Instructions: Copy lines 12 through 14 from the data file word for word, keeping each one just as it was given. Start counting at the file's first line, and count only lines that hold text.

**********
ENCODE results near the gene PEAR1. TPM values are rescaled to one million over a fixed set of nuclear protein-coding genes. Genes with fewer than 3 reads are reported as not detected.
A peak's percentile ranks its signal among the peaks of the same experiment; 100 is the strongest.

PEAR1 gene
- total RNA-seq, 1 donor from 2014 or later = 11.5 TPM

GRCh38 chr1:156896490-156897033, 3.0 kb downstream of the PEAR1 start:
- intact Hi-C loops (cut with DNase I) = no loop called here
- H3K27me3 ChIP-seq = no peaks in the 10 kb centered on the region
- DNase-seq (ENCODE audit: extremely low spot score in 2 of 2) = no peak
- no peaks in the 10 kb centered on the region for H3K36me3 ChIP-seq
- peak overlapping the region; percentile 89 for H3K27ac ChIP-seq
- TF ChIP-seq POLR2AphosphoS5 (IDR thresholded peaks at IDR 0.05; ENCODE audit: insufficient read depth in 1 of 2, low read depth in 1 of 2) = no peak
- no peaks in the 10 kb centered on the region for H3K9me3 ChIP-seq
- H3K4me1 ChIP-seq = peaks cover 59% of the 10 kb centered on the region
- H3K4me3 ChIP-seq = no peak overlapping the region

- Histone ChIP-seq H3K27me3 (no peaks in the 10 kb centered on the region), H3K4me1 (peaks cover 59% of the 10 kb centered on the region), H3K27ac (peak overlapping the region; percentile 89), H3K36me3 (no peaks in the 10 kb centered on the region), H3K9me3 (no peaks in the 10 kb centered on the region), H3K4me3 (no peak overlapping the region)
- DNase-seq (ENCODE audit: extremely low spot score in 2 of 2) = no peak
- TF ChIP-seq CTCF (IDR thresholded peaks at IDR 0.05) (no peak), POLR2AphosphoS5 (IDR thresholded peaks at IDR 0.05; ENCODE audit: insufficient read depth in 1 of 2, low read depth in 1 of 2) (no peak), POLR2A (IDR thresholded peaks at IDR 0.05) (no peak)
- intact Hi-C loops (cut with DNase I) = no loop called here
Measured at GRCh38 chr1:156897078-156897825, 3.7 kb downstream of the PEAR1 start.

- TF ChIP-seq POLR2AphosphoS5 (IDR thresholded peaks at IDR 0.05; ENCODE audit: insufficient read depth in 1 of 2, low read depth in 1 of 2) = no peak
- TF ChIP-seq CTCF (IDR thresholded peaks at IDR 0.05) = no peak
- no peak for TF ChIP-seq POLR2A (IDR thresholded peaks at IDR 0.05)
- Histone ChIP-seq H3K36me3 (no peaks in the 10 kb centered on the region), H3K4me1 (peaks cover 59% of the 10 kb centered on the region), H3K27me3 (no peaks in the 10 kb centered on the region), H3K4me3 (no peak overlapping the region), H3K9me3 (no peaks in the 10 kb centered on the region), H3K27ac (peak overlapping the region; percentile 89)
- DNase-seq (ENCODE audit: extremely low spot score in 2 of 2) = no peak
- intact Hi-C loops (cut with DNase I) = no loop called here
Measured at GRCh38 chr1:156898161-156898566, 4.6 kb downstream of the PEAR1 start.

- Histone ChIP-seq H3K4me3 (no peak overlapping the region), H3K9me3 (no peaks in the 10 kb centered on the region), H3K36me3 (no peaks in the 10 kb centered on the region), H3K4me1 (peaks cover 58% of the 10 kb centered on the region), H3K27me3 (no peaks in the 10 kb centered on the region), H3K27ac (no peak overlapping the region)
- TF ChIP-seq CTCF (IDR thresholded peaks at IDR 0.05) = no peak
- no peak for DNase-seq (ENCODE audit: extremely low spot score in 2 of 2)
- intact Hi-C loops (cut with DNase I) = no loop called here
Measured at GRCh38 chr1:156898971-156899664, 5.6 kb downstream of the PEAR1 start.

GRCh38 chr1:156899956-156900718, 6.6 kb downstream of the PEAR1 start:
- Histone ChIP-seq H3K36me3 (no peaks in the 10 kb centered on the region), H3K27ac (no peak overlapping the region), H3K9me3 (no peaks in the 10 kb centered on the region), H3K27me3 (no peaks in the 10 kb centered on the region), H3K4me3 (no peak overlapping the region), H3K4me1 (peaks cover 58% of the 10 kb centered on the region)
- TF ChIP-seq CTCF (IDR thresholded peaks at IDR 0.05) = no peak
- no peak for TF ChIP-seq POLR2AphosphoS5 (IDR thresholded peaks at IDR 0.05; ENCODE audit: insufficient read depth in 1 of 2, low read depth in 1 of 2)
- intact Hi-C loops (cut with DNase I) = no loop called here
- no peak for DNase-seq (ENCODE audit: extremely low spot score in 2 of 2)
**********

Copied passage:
- no peaks in the 10 kb centered on the region for H3K9me3 ChIP-seq
- H3K4me1 ChIP-seq = peaks cover 59% of the 10 kb centered on the region
- H3K4me3 ChIP-seq = no peak overlapping the region